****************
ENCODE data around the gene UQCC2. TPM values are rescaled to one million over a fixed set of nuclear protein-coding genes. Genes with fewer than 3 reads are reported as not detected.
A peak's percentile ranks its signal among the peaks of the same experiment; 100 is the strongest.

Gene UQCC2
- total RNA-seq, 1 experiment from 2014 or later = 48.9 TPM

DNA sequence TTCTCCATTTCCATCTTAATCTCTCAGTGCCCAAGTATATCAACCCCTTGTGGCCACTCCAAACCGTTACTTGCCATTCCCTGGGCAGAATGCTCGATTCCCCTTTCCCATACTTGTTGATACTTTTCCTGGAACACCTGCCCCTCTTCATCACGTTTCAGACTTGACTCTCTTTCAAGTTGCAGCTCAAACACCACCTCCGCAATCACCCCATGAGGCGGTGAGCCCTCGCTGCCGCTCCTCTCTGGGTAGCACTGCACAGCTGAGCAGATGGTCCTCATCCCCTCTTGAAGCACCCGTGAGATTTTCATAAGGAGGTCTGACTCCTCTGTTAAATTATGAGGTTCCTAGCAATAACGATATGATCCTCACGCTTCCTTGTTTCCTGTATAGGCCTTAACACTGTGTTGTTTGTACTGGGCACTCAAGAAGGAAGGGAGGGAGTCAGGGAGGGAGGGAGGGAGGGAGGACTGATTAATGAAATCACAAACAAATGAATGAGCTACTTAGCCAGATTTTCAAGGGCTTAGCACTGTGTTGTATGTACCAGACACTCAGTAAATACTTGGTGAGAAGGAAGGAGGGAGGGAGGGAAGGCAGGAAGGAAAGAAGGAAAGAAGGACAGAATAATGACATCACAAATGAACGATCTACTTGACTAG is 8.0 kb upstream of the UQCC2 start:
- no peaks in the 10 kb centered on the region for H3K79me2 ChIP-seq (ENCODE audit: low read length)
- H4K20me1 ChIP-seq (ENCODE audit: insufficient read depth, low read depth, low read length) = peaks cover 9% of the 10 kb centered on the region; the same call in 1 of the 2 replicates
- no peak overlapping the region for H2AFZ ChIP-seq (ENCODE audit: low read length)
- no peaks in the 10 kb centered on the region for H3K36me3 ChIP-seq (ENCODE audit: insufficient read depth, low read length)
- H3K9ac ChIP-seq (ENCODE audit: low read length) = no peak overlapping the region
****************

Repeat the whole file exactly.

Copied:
ENCODE data around the gene UQCC2. TPM values are rescaled to one million over a fixed set of nuclear protein-coding genes. Genes with fewer than 3 reads are reported as not detected.
A peak's percentile ranks its signal among the peaks of the same experiment; 100 is the strongest.

Gene UQCC2
- total RNA-seq, 1 experiment from 2014 or later = 48.9 TPM

DNA sequence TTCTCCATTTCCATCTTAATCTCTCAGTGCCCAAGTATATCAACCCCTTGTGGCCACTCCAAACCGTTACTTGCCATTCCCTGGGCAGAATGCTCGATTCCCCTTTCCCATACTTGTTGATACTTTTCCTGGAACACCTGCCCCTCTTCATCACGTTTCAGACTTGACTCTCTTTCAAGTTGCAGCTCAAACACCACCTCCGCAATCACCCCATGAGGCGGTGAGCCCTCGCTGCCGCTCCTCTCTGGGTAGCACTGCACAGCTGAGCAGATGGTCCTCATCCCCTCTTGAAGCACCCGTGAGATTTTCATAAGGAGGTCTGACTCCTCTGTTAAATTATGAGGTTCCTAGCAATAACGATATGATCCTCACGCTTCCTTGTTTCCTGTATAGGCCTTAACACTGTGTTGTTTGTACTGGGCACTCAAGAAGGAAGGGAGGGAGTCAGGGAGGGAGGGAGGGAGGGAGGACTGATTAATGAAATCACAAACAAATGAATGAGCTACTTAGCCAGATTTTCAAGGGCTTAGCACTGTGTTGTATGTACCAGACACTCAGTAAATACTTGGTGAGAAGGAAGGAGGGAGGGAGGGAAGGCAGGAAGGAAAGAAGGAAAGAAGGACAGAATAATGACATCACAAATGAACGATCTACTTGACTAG is 8.0 kb upstream of the UQCC2 start:
- no peaks in the 10 kb centered on the region for H3K79me2 ChIP-seq (ENCODE audit: low read length)
- H4K20me1 ChIP-seq (ENCODE audit: insufficient read depth, low read depth, low read length) = peaks cover 9% of the 10 kb centered on the region; the same call in 1 of the 2 replicates
- no peak overlapping the region for H2AFZ ChIP-seq (ENCODE audit: low read length)
- no peaks in the 10 kb centered on the region for H3K36me3 ChIP-seq (ENCODE audit: insufficient read depth, low read length)
- H3K9ac ChIP-seq (ENCODE audit: low read length) = no peak overlapping the region